A North Coast woman was sentenced Friday, March 1, to 10 years in prison for racketeering and more than 20 identity-theft related charges.
Desirai Skye Schehl, 28, was charged with 145 counts of identity and mail theft, first-degree forgery and other crimes earlier this year. More than 130 Clatsop County people and businesses were listed as victims.
As part of a deal with prosecutors, Schehl pleaded guilty or no contest to 13 counts of identity theft, three counts of first-degree forgery, six counts of mail theft and one felony count of racketeering.
“Not only was her exposure just greater than I’ve ever seen on any kind of case like this, but also Ms. Schehl from the beginning was ready to come to terms,” said James Lee von Boeckmann, an attorney who represented Schehl.
Schehl could have been sentenced to spend the rest of her life in prison, due to the number of charges. The district attorney’s office and the defense agreed on a 10-year sentence to give Schehl an opportunity to do drug treatment and have a chance at being a part of her 5-year-old son’s life again.
Schehl’s behavior is believed to be related to her drug addiction.
“Considering the number of individuals she has taken advantage of, I thought 10 years was an appropriate sentence,” said Deputy District Attorney Steven Chamberlin, who prosecuted the case. “Frankly, I’m hopeful that she takes advantage of getting some drug treatment so when she comes back she has the opportunity to be a part of her son’s life and be a positive role model for him. If she doesn’t, she’s going to fall right back into this.”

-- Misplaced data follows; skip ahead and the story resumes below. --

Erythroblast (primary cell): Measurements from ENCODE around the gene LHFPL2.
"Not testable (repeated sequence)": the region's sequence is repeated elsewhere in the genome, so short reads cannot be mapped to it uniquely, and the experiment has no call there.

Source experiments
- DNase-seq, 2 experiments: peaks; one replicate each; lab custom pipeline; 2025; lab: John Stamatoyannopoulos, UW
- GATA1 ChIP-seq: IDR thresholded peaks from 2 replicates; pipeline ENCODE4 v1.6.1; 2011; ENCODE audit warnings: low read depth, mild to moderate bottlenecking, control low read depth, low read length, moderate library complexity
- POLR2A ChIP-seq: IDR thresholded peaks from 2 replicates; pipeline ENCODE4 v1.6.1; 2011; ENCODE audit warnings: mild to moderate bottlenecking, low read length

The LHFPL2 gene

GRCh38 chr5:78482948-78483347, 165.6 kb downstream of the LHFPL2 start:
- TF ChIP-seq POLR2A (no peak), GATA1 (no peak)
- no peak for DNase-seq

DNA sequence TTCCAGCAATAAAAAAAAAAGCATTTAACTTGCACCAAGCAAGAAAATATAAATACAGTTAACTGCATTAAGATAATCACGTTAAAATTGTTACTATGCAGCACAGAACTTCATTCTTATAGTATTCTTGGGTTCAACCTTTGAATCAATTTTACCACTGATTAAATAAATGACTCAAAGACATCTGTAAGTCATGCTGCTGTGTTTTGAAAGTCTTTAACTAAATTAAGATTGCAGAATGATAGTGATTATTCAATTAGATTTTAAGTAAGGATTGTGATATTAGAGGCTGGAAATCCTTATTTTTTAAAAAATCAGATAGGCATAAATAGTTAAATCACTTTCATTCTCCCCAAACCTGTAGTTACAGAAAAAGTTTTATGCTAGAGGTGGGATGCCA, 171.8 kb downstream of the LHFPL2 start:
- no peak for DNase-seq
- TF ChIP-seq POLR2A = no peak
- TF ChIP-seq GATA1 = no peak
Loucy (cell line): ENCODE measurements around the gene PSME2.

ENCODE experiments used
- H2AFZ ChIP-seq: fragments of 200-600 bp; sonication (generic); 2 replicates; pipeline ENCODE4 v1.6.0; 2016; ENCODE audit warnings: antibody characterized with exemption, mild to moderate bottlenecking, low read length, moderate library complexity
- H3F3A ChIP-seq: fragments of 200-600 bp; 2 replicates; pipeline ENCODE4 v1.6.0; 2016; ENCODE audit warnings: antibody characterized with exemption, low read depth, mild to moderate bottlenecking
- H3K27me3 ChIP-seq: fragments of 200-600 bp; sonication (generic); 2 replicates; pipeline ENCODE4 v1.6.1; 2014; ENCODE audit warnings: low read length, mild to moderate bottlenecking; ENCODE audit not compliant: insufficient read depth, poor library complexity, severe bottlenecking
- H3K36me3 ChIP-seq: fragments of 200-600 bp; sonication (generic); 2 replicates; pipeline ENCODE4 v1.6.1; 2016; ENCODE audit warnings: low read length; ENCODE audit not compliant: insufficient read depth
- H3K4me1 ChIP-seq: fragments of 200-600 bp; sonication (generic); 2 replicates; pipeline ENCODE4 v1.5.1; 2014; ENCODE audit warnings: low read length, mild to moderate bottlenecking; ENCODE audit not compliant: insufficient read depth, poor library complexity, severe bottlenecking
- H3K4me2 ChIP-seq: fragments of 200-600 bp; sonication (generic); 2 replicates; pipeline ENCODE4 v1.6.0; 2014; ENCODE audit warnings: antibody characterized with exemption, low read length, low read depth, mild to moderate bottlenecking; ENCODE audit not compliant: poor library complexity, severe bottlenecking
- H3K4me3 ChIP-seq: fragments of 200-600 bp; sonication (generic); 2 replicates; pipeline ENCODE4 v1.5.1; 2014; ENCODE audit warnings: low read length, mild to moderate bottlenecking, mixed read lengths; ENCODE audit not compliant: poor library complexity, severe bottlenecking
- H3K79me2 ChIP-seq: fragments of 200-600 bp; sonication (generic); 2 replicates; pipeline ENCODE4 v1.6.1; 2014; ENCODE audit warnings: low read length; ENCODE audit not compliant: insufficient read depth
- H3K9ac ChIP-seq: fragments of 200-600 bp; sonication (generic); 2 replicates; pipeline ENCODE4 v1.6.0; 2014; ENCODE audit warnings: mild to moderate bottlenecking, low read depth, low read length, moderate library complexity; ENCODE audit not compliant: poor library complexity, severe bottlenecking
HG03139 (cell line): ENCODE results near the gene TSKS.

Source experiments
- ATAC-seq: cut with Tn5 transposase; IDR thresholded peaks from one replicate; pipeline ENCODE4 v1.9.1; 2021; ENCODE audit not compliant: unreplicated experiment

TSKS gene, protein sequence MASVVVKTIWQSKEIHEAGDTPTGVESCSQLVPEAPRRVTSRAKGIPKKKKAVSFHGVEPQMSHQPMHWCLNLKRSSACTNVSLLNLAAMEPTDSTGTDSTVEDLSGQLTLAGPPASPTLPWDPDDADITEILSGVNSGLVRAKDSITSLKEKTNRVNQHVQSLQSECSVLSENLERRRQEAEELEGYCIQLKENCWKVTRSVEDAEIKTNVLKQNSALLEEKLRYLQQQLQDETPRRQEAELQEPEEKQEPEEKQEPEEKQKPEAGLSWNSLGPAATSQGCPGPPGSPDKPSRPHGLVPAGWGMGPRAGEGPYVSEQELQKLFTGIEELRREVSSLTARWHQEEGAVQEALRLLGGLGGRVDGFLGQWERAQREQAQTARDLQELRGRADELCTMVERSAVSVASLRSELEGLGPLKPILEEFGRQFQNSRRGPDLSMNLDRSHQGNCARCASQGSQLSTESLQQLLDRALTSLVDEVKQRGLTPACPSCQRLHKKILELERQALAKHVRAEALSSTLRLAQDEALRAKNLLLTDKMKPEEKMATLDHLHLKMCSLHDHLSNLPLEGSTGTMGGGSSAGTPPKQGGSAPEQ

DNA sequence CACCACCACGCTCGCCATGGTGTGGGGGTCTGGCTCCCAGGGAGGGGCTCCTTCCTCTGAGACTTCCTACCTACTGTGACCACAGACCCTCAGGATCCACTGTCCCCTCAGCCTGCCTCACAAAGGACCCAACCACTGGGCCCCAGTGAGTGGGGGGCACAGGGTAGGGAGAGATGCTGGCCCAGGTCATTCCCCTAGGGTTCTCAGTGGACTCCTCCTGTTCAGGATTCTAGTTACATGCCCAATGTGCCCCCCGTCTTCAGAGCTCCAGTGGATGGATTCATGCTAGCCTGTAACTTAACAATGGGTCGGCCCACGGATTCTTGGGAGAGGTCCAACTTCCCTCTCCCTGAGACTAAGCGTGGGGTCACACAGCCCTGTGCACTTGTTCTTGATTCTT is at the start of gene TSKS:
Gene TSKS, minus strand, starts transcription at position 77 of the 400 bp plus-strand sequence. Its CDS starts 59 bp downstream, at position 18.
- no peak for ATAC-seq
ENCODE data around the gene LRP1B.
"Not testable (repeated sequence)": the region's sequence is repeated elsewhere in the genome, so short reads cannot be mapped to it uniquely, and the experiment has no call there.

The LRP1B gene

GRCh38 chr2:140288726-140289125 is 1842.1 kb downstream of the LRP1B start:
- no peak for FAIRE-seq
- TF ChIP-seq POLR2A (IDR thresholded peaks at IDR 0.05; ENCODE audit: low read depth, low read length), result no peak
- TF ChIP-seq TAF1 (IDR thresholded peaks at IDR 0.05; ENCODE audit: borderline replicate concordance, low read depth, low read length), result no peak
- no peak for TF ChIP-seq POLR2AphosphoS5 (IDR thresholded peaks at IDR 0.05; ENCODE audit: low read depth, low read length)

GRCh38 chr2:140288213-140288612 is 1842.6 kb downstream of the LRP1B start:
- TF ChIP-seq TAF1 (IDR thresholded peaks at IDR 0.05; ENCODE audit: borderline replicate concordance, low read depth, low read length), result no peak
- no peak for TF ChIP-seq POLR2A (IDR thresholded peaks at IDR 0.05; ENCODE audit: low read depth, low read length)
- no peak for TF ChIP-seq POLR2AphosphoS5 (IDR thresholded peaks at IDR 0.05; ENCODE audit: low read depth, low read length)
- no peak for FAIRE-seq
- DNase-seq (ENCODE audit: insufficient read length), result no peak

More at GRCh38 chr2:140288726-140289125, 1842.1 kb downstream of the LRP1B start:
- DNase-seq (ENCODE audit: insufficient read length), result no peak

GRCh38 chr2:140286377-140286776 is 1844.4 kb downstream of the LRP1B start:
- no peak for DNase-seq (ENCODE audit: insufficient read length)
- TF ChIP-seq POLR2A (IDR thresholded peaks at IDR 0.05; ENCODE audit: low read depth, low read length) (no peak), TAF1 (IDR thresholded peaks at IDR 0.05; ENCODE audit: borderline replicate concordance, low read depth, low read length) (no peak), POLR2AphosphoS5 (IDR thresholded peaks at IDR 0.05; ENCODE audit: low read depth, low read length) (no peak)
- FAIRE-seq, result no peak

For almost a year, Schehl systematically gained access to other people’s accounts by stealing checkbooks or mail with personal information. She would forge checks, deposit them into other people’s bank accounts and then withdraw the money, she said during her sentencing.
In many cases, Schehl would give people she knew who were also addicts money or drugs to set up fake bank accounts, where she would deposit and withdraw money she stole from other accounts. Other times, she stole bank cards or checkbooks and made unauthorized purchases at local stores.
In one incident, police found Schehl with 117 pieces of mail after receiving reports of stolen mail from a mass mailbox along state Highway 202.
“You have victimized so many people in our community,” Circuit Court Judge Paula Brownhill said. “I wish the police could have caught you much earlier. I don’t know why it took so long.”
In addition to prison time, Brownhill is requiring Schehl to pay back all of the money stolen from the victims.
After pleading, Schehl apologized for causing harm and said she intends to pay everyone back to “make things right.”
“I wish I could change the fact I hurt a lot of people,” she said. “I feel like this process can either make me stronger or make me worse, and I’m going to use it to make me a better person.”